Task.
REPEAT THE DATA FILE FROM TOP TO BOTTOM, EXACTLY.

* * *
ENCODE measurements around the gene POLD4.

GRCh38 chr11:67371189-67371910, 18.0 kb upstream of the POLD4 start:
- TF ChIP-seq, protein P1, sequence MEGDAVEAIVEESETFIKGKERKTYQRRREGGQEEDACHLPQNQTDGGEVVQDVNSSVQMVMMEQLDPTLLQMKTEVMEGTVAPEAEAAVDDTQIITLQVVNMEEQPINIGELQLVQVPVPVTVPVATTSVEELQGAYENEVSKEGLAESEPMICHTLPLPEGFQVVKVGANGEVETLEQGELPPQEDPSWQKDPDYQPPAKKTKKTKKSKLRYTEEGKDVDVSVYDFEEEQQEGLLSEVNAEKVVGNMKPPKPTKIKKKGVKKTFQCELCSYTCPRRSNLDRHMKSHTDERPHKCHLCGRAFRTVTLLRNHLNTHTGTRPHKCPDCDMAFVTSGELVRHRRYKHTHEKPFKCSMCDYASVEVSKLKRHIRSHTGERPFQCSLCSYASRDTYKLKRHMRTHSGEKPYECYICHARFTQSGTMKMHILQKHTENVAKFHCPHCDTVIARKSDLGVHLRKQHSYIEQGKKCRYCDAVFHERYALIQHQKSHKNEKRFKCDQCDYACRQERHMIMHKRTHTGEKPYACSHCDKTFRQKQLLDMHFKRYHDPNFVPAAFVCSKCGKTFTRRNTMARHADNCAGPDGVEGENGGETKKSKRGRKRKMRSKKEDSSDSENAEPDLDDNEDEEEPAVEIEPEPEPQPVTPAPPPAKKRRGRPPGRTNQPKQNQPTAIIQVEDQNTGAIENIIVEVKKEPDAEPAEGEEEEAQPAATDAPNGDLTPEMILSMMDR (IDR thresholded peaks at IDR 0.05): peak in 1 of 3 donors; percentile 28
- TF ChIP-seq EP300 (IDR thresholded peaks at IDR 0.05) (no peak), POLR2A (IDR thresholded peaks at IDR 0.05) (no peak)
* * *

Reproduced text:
ENCODE measurements around the gene POLD4.

GRCh38 chr11:67371189-67371910, 18.0 kb upstream of the POLD4 start:
- TF ChIP-seq, protein P1, sequence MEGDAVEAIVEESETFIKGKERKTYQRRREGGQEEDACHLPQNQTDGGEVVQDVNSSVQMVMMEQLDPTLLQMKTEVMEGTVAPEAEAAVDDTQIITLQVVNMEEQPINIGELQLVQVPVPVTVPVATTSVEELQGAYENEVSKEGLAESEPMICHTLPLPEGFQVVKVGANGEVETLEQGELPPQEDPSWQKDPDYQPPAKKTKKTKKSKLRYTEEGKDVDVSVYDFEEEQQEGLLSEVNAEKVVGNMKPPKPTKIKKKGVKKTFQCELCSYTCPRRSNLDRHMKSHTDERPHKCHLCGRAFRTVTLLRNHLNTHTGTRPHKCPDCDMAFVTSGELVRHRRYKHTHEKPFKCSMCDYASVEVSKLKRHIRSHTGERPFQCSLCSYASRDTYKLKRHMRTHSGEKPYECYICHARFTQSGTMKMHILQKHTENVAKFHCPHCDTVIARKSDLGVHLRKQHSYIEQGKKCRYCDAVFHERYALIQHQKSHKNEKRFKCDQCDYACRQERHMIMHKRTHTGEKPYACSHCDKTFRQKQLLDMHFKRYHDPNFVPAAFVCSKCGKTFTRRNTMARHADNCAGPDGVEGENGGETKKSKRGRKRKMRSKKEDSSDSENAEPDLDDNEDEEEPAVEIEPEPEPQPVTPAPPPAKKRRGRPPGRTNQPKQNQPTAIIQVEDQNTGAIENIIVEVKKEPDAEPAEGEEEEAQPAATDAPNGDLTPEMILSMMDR (IDR thresholded peaks at IDR 0.05): peak in 1 of 3 donors; percentile 28
- TF ChIP-seq EP300 (IDR thresholded peaks at IDR 0.05) (no peak), POLR2A (IDR thresholded peaks at IDR 0.05) (no peak)